The blog and comments point, we think, to a confusing set of principles being considered, perhaps, out of context?
Those comments range from: ACOs will lead to better figuring out what is best (impossible) – to mismatched information regarding a specific clinical case (reasonable). What is striking is that we have medical students worrying about costs of care.
Instead, shouldn’t we be teaching them to understand the value of information for decision-making? Shouldn’t we be teaching them the concepts of co-dependent testing leading to all tests being less useful than we think?
Shouldn’t we be teaching students the concepts of decision-analysis, and thresholds, and patient’s being involved in the decisions? Shouldn’t we be teaching that it is better to know than to think we know? Shouldn’t we be doing studies rather than scratching at the “tragedy of the commons” (so many physicians feasting on the grassy fields of a sick patient)?
Shouldn’t the student be worrying about the consequences of the false positive and false negative tests when a valve is being repaired that carries mortality from a low of about 1% with non-invasive methods rather than invasive that may portend mortality rates up to 10%?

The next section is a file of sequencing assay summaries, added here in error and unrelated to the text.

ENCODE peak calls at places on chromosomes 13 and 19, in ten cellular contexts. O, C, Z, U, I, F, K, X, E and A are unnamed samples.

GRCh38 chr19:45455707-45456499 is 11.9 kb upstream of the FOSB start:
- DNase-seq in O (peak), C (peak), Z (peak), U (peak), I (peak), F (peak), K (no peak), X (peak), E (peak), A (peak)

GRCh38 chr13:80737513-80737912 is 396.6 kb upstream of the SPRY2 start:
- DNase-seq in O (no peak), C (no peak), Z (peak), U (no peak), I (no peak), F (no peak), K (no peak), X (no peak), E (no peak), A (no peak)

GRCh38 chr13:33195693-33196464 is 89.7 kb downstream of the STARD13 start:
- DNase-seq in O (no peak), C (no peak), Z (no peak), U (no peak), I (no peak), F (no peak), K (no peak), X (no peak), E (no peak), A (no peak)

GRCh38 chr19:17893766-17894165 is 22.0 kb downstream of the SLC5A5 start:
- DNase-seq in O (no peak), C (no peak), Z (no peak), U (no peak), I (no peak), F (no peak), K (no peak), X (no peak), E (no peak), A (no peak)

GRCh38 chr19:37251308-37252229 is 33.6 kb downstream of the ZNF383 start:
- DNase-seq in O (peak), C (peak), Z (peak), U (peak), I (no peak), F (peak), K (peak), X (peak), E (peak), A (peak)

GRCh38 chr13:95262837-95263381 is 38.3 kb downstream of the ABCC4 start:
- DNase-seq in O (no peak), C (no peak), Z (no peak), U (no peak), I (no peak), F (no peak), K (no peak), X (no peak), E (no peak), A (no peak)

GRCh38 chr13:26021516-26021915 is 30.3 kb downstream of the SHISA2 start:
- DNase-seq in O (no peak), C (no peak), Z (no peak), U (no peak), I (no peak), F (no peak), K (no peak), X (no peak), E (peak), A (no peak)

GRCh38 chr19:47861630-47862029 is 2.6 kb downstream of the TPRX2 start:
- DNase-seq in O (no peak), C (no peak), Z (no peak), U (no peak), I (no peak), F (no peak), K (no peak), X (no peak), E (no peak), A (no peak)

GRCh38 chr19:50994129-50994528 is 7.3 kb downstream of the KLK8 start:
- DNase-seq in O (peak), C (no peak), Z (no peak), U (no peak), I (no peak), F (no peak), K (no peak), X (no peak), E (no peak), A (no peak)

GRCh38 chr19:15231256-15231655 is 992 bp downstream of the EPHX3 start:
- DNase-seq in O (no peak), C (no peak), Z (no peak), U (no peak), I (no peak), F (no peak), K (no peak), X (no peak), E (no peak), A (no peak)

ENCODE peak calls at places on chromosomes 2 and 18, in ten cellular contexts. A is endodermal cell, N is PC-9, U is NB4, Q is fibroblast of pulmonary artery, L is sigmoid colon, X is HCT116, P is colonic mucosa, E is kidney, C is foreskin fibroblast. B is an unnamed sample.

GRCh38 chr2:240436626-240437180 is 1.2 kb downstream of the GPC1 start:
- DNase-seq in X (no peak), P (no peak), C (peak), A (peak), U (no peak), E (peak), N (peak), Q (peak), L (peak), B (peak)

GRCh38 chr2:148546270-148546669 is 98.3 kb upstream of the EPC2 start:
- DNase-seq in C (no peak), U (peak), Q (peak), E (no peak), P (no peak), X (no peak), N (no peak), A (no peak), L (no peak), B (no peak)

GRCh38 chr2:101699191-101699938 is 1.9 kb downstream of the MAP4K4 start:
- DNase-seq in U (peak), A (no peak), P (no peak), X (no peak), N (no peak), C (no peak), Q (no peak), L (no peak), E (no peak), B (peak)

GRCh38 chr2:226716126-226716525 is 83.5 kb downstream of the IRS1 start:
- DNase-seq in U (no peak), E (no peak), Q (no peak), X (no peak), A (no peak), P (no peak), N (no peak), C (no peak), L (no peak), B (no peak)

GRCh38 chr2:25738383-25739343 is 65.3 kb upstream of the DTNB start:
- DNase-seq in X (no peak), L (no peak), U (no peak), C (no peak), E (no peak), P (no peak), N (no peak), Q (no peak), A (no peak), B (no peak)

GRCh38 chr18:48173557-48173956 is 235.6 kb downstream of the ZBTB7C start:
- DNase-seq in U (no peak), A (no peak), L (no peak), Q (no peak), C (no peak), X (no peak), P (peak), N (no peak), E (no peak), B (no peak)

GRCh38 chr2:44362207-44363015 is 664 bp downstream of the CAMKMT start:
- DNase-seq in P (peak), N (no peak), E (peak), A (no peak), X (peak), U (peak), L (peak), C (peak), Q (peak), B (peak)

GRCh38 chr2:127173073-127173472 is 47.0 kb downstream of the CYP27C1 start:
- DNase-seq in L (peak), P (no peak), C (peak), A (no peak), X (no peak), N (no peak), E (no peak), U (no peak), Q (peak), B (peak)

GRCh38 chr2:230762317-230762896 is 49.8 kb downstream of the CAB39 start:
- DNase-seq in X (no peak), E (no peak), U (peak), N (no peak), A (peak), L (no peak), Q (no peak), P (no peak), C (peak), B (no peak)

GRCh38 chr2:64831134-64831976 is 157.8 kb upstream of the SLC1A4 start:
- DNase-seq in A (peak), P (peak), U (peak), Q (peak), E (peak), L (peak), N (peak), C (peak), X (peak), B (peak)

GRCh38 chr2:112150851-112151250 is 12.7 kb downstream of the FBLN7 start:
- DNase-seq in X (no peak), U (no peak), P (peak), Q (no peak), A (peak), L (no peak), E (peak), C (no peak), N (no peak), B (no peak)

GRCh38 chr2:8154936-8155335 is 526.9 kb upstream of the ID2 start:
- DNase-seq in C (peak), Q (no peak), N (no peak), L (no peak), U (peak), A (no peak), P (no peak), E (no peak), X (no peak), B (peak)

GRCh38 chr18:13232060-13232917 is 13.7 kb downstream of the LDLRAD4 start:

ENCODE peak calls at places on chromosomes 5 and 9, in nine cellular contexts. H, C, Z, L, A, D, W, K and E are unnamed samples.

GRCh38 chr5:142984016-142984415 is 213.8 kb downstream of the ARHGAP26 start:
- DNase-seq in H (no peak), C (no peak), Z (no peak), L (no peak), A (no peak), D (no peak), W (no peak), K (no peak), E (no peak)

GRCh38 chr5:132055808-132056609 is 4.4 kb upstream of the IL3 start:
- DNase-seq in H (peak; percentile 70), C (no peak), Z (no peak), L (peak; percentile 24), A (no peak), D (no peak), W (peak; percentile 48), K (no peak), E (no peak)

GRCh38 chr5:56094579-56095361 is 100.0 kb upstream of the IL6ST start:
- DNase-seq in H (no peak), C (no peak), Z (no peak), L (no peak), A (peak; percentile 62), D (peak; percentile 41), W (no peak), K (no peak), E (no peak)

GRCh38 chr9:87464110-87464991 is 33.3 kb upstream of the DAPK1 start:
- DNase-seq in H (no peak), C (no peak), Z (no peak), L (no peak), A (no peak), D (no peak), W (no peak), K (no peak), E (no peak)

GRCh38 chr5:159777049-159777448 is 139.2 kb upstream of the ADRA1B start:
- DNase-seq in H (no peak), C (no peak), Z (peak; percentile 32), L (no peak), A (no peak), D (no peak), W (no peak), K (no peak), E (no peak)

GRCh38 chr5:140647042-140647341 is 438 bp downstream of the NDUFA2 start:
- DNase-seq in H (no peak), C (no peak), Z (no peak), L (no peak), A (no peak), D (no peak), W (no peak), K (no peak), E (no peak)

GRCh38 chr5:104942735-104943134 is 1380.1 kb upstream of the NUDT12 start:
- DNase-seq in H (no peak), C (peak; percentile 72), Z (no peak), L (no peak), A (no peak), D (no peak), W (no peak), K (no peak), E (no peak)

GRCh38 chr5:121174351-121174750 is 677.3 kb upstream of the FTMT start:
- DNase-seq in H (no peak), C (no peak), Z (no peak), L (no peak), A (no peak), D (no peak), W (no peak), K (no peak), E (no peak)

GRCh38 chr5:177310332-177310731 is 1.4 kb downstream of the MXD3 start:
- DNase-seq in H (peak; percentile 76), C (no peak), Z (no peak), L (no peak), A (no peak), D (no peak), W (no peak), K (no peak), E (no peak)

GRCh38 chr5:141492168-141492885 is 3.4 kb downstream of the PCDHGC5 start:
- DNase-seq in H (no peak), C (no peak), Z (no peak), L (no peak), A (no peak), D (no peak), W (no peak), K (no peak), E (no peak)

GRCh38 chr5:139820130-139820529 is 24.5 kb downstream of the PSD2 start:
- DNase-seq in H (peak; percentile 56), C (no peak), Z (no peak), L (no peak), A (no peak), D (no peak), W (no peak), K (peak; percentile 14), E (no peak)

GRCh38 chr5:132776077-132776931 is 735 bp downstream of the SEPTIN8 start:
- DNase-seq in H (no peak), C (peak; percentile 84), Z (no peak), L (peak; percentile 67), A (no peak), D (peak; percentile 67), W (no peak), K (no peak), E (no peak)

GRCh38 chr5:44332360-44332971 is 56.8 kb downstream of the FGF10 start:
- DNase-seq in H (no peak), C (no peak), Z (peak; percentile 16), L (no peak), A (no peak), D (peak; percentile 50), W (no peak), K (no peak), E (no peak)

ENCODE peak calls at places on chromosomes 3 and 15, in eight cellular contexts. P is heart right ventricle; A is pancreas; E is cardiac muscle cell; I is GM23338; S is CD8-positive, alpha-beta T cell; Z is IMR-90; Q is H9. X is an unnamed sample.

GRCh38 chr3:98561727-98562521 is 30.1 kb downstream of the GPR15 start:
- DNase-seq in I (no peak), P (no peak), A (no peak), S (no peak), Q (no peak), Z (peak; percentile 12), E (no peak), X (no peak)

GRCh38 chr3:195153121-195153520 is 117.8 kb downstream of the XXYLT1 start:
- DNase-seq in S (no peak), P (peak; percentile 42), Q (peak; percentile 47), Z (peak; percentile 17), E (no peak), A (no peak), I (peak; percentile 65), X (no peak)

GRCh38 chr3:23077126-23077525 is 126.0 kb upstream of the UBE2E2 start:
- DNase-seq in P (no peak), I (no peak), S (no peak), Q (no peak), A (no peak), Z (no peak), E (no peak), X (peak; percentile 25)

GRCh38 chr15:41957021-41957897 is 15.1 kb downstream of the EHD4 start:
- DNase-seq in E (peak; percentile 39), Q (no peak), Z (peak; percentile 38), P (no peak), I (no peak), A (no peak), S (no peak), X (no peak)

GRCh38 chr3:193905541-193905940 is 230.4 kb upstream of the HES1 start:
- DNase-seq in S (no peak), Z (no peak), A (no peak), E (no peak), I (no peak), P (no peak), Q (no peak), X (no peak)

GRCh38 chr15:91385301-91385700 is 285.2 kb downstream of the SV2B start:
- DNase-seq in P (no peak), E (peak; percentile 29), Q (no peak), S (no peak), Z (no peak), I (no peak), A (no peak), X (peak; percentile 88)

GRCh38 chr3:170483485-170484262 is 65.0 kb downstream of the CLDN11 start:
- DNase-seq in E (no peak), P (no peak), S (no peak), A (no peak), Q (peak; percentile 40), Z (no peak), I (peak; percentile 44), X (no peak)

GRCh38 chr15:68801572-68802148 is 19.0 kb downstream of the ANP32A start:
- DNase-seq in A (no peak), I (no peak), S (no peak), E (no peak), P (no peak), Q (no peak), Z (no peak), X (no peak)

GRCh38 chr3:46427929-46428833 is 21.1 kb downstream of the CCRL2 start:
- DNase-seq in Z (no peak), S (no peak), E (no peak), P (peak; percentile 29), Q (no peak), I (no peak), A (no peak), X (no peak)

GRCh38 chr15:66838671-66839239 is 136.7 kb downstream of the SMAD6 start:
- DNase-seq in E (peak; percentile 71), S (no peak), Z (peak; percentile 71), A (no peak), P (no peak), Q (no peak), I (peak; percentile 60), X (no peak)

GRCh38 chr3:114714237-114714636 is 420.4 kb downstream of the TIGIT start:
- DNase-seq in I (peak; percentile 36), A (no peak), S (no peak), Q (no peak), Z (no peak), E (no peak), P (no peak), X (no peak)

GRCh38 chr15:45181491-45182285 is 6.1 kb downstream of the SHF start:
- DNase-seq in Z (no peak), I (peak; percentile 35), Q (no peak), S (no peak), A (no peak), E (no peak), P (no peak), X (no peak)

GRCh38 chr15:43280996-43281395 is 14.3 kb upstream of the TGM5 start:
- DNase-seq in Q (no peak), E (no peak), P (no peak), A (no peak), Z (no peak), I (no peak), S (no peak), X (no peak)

Are we really confused about low and high risk when a heart is about to be assaulted?
Our suggestion to this wonderful, bright and well-meaning student is that it is time to think for yourself and not listen to a medical business that seems to focus on the system and the systems winners and losers in the medical mine fields.
Focus on knowing and making sure patients know as much as you do.
Robert McNutt, MD has been an associate editor at the Journal of the American Medical Association for 12 years and before associate editor at the Journal of General Internal Medicine. He is a professor of Medicine at the University of Wisconsin and Rush University Medical Center.
Nortin M. Hadler, MD is a graduate of Yale College and Harvard Medical School. He joined the faculty of the University of North Carolina in 1973 and has been a professor of medicine and microbioogy/immunology since 1985. His assaults on medicalization and overtreatment appear in many editorials and commentaries and 5 recent monographs: The Last Well Person (MQUP 2004) and UNC Press’ Worried Sick (2008), Stabbed in the Back(2009), Rethinking Aging (2011) and most recently, Citizen Patient (2013).